The Birth of Modern Biology. The New Anatomy

The year which is usually considered as marking the beginning of what is called the "Scientific Revolution" is 1543. In that year, Nicolaus Copernicus, a Polish astronomer, published a book describing a new view of the solar system, one in which the sun was at the center, and the earth was a planet that moved in an orbit like any other. This marked the beginning of the end of the old Greek view of the universe (in which the earth was at the center), though a century's hard fighting remained before the victory of the new view was manifest.

In that same year, 1543, a second book was published; one as revolutionary for the biological sciences as Copernicus' book was to prove for the physical sciences. This second book was De Corporis Humani Fabrica ("On the Structure of the Human Body") and its author was a Belgian anatomist named Andreas Vesalius {1514-64).

Vesalius was educated in the Netherlands in the strict tradition of Galen, for whom he always retained the greatest respect. However, he traveled to Italy once his education was complete and there he entered a more liberal intellectual atmosphere. He reintroduced Mondino de' Luzzi's old habit of doing his own dissections, and did not allow himself to be influenced by old Greek views when his eyes disagreed with those views.

The book he published, as the result of his observations, was the first accurate book on human anatomy ever presented to the world. It had great advantages over earlier books in two respects. First, it came in an age when printing had been discovered and was in use, so that thousands of copies could be broadcast over Europe. Second, it had illustrations. These illustrations were out-standingly beautiful, many having been done by Jan Stevenzoon van Calcar, a pupil of the artist, Titian. The human body was shown in natural positions and the illustrations of the muscles were particularly good.

Vesalius' life after the appearance of his book was an unhappy one. His views seemed heretical to some and certainly his public dissections, openly advertised by his book, were illegal. He was forced to undertake a pilgrimage to the Holy Land, and was lost in a shipwreck on the way back.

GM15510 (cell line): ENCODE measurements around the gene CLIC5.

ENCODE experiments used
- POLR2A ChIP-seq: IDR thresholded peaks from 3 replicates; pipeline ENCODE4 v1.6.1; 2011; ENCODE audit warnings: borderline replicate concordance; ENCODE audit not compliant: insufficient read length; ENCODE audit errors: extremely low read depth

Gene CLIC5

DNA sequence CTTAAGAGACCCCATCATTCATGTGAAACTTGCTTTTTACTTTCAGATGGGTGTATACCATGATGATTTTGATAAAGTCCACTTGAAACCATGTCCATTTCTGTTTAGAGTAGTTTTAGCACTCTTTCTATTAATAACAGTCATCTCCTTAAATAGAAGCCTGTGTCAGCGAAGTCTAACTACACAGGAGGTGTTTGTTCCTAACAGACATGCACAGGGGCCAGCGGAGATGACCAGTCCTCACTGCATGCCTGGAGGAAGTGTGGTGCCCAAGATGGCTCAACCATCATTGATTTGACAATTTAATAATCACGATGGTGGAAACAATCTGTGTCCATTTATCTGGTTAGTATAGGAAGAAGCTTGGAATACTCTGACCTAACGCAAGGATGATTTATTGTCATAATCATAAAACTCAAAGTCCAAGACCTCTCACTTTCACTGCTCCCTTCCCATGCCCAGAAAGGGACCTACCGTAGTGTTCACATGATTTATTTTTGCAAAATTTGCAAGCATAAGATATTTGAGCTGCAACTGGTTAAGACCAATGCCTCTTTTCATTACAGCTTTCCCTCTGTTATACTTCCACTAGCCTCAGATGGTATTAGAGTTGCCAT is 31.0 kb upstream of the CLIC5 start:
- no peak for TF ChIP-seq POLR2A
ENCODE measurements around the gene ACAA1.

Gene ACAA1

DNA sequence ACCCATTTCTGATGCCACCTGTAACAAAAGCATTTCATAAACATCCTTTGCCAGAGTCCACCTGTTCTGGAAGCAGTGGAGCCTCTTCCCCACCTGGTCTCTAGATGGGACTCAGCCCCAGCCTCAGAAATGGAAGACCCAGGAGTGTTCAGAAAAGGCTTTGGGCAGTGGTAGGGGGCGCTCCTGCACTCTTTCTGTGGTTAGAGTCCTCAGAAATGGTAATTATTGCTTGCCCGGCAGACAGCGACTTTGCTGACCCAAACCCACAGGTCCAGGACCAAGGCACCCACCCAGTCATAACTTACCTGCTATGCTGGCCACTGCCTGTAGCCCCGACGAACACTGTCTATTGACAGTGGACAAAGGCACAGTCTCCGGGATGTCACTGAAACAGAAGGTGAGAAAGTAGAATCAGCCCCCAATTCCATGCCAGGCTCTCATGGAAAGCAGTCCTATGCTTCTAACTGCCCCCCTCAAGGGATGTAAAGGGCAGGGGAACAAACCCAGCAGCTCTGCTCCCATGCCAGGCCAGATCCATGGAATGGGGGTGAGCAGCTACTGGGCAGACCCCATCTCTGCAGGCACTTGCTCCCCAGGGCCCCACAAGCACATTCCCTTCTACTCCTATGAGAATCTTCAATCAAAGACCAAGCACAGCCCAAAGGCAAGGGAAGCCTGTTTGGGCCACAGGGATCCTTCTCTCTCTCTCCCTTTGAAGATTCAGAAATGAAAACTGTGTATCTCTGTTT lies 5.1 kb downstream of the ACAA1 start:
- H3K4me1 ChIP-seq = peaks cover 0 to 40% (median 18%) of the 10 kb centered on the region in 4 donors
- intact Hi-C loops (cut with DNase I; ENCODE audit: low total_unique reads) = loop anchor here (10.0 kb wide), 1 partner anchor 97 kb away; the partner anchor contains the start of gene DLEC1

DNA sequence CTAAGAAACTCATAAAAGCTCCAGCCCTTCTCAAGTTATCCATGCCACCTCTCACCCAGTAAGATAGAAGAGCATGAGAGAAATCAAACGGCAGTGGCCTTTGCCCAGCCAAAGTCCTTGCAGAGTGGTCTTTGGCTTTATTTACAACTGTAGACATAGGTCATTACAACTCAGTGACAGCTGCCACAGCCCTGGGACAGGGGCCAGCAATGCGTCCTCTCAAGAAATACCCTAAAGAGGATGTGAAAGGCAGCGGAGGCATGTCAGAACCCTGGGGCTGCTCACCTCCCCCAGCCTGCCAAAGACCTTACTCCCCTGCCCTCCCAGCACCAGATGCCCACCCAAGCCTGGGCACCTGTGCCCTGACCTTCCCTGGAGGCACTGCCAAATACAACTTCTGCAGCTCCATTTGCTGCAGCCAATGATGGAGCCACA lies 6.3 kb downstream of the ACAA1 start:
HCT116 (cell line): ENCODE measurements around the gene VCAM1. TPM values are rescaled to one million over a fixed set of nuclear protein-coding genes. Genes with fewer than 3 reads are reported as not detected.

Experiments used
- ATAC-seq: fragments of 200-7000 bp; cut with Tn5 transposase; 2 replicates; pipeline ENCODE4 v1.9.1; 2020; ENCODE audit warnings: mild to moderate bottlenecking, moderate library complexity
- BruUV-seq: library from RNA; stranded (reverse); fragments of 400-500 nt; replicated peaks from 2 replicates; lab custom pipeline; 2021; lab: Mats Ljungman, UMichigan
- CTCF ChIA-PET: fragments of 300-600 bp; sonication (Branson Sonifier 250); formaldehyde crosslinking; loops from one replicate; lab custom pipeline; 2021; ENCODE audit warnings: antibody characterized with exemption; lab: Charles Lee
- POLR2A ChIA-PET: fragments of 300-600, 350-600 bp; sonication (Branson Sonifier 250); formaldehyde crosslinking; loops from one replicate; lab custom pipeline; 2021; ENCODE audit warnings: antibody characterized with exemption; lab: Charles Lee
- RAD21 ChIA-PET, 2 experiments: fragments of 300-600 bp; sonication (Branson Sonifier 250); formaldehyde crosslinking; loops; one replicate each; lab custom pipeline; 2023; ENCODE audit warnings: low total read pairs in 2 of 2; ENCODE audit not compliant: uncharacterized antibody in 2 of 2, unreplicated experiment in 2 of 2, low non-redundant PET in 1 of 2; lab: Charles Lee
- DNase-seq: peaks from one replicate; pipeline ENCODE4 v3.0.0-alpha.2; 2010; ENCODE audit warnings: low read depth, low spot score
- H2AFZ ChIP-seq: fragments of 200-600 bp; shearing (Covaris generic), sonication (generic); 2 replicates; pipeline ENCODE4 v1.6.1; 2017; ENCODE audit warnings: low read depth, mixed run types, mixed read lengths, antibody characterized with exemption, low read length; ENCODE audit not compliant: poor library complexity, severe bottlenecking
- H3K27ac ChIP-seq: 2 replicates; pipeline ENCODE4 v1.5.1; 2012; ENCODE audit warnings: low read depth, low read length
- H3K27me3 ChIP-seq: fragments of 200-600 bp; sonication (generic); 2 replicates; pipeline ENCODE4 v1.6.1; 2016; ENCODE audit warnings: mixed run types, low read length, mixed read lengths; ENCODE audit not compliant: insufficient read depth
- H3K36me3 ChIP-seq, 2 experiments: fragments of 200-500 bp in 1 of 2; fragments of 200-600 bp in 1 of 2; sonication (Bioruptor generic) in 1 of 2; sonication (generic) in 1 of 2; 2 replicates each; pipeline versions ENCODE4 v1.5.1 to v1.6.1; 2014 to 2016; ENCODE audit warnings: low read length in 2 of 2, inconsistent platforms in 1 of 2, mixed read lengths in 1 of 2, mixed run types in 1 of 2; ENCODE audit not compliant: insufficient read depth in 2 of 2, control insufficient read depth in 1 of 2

Vesalius' revolution in biology, however, was more immediately effective than Copernicus' revolution in astronomy. What Vesalius' book maintained was not some-thing as incredible (on the surface) as the movement of the huge earth through space. Rather, it presented in an attractive manner, the shape and arrangement of organs that (however much it might run counter to ancient authority) anyone might see for himself if he troubled to look.

Greek anatomy was obsolete and a new Italian anatomy flourished. Gabriello Fallopio, or Gabriel Fallopius (1523-62), was one of Vesalius' pupils and carried on in the new tradition. He studied the reproductive system and described the tubes leading from the ovary to the uterus. These are still known as Fallopian tubes.

Another Italian anatomist, Bartolommeo Eustachio, or Eustachius (c.1500-74) was an opponent of Vesalius and an upholder of Galen, but he, too, looked at the human body and described what he saw. He rediscovered Alcmaeon's tube, running from ear to throat; this is now known as the "Eustachian tube."

The refreshing new look in anatomy spread to other branches of biology. The Hippocratic belief in the physician's light hand had, in later centuries, given way to harsh remedies indeed. So crude did matters become, in fact, that surgery, in early modern times, was not considered the concern of the physician but was left to the barbering profession, which thus cut flesh as well as hair. Perhaps because the barber-surgeons were weak on theory, they relied heavily on drastic treatment. Gunshot wounds were disinfected with boiling oil and bleeding was stopped by charring the vessels shut with a red-hot iron.

The French surgeon, Ambroise Pare (1517-90), helped change that. He began life as a barber's apprentice, joined the army as a barber-surgeon, and introduced startling innovations. He used gentle ointments (at room temperature) for gunshot wounds and stopped bleeding by tying off the arteries. With an infinitesimal fraction of the earlier pain, he effected far more frequent cures. He is sometimes called, therefore, "the father of modern surgery."

Pare also devised clever artificial limbs, improved obstetrical methods, and wrote French summaries of the works of Vesalius so that other barber-surgeons, unlearned in Latin, might gather some facts concerning the structure of the human body, before hacking away at random.

And before long, just as the anatomists had to step down from the lecture platform and perform their own dissections, so physicians doffed their academic disdain and stooped to perform operations.

 






Date added: 2022-12-11; views: 261;


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